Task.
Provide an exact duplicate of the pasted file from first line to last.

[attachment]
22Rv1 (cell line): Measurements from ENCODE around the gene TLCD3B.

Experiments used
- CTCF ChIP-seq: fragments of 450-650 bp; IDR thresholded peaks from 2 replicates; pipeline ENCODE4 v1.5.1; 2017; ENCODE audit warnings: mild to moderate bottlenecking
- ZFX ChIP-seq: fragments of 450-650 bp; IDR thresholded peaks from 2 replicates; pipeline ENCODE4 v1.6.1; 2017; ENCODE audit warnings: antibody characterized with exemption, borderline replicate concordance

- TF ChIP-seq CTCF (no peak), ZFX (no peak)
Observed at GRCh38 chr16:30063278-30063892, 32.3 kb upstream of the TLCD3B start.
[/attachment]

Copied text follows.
22Rv1 (cell line): Measurements from ENCODE around the gene TLCD3B.

Experiments used
- CTCF ChIP-seq: fragments of 450-650 bp; IDR thresholded peaks from 2 replicates; pipeline ENCODE4 v1.5.1; 2017; ENCODE audit warnings: mild to moderate bottlenecking
- ZFX ChIP-seq: fragments of 450-650 bp; IDR thresholded peaks from 2 replicates; pipeline ENCODE4 v1.6.1; 2017; ENCODE audit warnings: antibody characterized with exemption, borderline replicate concordance

- TF ChIP-seq CTCF (no peak), ZFX (no peak)
Observed at GRCh38 chr16:30063278-30063892, 32.3 kb upstream of the TLCD3B start.